Christian Mysticism eBook

This eBook from the Gutenberg Project consists of approximately 330 pages of information about Christian Mysticism.

MACARIUS.

   “Thou comest not, thou goest not;
      Thou wert not, wilt not be;
    Eternity is but a thought
      By which we think of Thee.”

FABER.

   “Werd als ein Kind, werd taub und blind,
    Dein eignes Icht muss werden nicht: 
      All Icht, all Nicht treib ferne nur;
    Lass Statt, lass Zeit, auch Bild lass weit,
    Geh ohne Weg den schmalen Steg,
      So kommst du auf der Wueste Spur. 
    O Seele mein, aus Gott geh ein,
    Sink als ein Icht in Gottes Nicht,
      Sink in die ungegruendte Fluth. 
    Flich ich von Dir, du kommst zu mir,
    Verlass ich mich, so find ich Dich,
      O ueberwesentliches Gut!”

Mediaeval German Hymn.

  “Quid caelo dabimus? quantum est quo veneat omne? 
  Impendendus homo est, Deus esse ut possit in ipso.”

MANILIUS.

PRACTICAL AND DEVOTIONAL MYSTICISM

“We all, with unveiled face reflecting as a mirror the glory of the Lord, are transformed into the same image, from glory to glory.”—­2 COR. iii. 18.

The school of Eckhart[257] in the fourteenth century produced the brightest cluster of names in the history of Mysticism.  In Ruysbroek, Suso, Tauler, and the author of the Theologia Germanica we see introspective Mysticism at its best.  This must not be understood to mean that they improved upon the philosophical system of Eckhart, or that they are entirely free from the dangerous tendencies which have been found in his works.  On the speculative side they added nothing of value, and none of them rivals Eckhart in clearness of intellect.  But we find in them an unfaltering conviction that our communion with God must be a fact of experience, and not only a philosophical theory.  With the most intense earnestness they set themselves to live through the mysteries of the spiritual life, as the only way to understand and prove them.  Suso and Tauler both passed through deep waters; the history of their inner lives is a record of heroic struggle and suffering.  The personality of the men is part of their message, a statement which could hardly be made of Dionysius or Erigena, perhaps not of Eckhart himself.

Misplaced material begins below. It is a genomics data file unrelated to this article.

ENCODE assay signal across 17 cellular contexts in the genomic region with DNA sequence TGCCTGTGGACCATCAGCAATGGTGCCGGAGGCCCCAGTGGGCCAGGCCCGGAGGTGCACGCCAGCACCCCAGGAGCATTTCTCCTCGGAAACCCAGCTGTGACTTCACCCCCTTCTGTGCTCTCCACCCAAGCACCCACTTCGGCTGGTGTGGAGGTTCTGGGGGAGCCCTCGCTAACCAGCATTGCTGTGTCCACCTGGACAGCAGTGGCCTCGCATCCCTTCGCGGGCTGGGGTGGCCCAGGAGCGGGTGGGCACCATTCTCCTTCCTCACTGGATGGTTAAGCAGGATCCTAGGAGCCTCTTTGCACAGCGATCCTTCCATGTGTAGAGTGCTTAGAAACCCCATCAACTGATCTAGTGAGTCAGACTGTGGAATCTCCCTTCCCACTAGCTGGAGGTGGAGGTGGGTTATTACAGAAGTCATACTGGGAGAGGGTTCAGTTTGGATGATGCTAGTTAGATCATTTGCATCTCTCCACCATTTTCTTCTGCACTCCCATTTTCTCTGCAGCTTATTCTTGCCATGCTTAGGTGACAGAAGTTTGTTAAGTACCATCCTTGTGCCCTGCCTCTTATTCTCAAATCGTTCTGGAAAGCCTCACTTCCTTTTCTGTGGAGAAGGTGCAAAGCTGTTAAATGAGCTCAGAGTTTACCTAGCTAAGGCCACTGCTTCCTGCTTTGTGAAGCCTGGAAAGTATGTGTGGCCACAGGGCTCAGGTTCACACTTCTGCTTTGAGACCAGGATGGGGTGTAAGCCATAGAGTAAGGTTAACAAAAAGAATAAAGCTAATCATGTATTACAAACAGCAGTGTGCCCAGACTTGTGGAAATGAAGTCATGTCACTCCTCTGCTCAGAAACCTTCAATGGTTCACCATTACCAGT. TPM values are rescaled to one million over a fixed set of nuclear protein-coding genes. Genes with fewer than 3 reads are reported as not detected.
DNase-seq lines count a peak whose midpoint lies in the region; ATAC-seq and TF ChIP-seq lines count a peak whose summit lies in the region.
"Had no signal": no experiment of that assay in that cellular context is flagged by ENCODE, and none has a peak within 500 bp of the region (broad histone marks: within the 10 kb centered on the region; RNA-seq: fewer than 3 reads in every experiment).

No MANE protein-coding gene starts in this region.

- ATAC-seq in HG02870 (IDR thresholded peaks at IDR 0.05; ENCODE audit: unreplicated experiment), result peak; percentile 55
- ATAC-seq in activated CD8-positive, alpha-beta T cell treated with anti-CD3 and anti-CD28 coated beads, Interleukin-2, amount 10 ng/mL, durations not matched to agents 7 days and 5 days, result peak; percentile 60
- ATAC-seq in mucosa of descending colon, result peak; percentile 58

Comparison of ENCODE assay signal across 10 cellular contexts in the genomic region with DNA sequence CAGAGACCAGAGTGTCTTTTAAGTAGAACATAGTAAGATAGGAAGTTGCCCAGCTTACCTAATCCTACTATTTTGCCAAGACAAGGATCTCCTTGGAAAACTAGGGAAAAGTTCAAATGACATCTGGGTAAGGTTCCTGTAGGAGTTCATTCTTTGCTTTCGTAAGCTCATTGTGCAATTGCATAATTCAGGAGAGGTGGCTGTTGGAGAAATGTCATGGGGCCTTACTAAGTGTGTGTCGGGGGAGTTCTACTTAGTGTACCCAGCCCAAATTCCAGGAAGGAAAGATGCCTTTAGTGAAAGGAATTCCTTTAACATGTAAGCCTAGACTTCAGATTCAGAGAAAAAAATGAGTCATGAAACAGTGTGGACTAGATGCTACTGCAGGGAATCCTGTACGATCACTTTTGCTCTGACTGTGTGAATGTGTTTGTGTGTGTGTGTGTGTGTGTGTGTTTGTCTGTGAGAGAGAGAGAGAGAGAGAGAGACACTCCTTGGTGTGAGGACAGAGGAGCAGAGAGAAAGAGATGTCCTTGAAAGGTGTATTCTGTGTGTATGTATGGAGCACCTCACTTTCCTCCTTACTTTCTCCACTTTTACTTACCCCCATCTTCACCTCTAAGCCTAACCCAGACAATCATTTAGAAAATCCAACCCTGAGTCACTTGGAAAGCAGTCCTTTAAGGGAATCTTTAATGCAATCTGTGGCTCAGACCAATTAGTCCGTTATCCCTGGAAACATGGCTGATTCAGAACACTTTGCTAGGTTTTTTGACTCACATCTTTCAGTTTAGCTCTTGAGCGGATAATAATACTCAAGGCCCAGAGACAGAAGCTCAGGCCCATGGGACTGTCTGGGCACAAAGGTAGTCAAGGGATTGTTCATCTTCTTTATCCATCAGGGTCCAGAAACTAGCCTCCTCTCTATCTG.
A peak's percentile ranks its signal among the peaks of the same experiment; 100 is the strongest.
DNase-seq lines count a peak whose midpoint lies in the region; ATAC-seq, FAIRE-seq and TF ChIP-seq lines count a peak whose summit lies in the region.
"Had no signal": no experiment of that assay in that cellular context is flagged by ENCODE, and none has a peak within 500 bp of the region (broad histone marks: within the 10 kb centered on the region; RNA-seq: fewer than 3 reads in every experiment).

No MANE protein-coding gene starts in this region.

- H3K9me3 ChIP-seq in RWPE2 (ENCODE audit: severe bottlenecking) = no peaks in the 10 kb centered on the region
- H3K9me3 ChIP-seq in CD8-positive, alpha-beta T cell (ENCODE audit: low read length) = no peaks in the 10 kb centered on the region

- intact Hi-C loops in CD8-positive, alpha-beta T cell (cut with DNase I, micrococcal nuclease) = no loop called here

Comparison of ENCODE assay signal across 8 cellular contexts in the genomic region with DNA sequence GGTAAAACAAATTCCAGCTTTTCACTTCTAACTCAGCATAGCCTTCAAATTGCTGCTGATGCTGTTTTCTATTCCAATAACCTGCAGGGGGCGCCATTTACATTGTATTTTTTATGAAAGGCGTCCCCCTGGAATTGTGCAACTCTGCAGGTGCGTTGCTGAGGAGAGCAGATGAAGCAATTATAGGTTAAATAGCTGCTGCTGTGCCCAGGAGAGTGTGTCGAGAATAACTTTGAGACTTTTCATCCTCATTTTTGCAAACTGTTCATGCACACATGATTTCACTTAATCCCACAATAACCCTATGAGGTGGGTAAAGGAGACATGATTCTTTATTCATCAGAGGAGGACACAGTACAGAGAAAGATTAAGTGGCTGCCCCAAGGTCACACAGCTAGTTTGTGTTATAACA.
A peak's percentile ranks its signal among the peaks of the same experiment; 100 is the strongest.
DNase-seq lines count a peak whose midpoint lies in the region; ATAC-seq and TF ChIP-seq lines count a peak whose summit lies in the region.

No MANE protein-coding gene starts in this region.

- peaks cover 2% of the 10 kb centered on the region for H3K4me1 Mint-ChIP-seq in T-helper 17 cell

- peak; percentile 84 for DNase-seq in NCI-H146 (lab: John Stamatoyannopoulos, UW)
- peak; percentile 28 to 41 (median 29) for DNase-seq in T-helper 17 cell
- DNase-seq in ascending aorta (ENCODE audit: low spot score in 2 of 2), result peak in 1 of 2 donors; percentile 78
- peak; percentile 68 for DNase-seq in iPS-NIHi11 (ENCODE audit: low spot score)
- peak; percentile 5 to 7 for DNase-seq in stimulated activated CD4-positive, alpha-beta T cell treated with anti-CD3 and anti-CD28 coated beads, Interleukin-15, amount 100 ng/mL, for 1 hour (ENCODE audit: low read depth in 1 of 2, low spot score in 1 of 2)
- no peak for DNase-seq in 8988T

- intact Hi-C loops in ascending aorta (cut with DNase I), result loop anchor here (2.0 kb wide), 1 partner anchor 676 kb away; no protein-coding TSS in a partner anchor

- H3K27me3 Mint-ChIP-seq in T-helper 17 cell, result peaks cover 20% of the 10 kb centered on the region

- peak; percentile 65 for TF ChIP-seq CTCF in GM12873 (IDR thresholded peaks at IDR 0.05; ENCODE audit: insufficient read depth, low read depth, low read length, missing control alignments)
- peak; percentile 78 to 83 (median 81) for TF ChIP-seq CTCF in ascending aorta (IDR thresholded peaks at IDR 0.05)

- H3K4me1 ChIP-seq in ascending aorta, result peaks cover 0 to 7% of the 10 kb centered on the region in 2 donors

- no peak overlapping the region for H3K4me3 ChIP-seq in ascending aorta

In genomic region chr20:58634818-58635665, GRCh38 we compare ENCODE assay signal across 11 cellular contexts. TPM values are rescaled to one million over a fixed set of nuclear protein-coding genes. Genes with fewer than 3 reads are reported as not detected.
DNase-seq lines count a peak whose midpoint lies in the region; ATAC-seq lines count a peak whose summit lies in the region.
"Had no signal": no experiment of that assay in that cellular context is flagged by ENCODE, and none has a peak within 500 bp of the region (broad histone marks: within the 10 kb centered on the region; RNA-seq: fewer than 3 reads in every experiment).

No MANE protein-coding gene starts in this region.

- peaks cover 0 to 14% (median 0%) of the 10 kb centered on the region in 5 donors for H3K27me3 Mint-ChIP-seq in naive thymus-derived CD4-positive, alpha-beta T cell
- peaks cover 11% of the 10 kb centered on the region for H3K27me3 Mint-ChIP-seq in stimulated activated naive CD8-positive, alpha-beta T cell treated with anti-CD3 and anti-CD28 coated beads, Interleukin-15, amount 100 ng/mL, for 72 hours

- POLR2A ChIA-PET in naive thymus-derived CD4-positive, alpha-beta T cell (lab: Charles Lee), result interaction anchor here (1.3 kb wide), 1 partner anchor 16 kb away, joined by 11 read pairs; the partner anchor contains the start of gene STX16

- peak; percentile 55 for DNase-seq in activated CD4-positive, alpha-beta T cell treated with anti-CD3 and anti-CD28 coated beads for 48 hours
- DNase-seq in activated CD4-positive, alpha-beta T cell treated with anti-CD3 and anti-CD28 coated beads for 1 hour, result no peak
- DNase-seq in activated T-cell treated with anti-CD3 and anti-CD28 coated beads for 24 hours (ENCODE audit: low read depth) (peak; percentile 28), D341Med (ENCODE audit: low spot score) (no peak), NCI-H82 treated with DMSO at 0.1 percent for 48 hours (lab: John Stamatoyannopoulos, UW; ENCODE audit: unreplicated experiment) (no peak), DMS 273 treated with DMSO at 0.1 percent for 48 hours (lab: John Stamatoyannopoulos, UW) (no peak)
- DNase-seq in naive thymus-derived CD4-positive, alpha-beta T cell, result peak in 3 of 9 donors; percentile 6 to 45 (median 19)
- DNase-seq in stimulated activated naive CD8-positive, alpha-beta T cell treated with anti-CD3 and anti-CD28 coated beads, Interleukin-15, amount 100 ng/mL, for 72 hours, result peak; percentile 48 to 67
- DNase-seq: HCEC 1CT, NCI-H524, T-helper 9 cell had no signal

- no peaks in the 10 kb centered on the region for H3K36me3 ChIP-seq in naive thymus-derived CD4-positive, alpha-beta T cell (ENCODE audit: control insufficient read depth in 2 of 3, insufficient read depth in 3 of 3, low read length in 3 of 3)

John of Ruysbroek, “doctor ecstaticus,” as the Church allowed him to be called, was born in 1293, and died in 1381.  He was prior of the convent of Gruenthal, in the forest of Soignies, where he wrote most of his mystical treatises, under the direct guidance, as he believed, of the Holy Spirit.  He was the object of great veneration in the later part of his life.  Ruysbroek was not a learned man, or a clear thinker.[258] He knew Dionysius, St. Augustine, and Eckhart, and was no doubt acquainted with some of the other mystical writers; but he does not write like a scholar or a man of letters.  He resembles Suso in being more emotional and less speculative than most of the German school.

Copyrights
Project Gutenberg
Christian Mysticism from Project Gutenberg. Public domain.
Follow Us on Facebook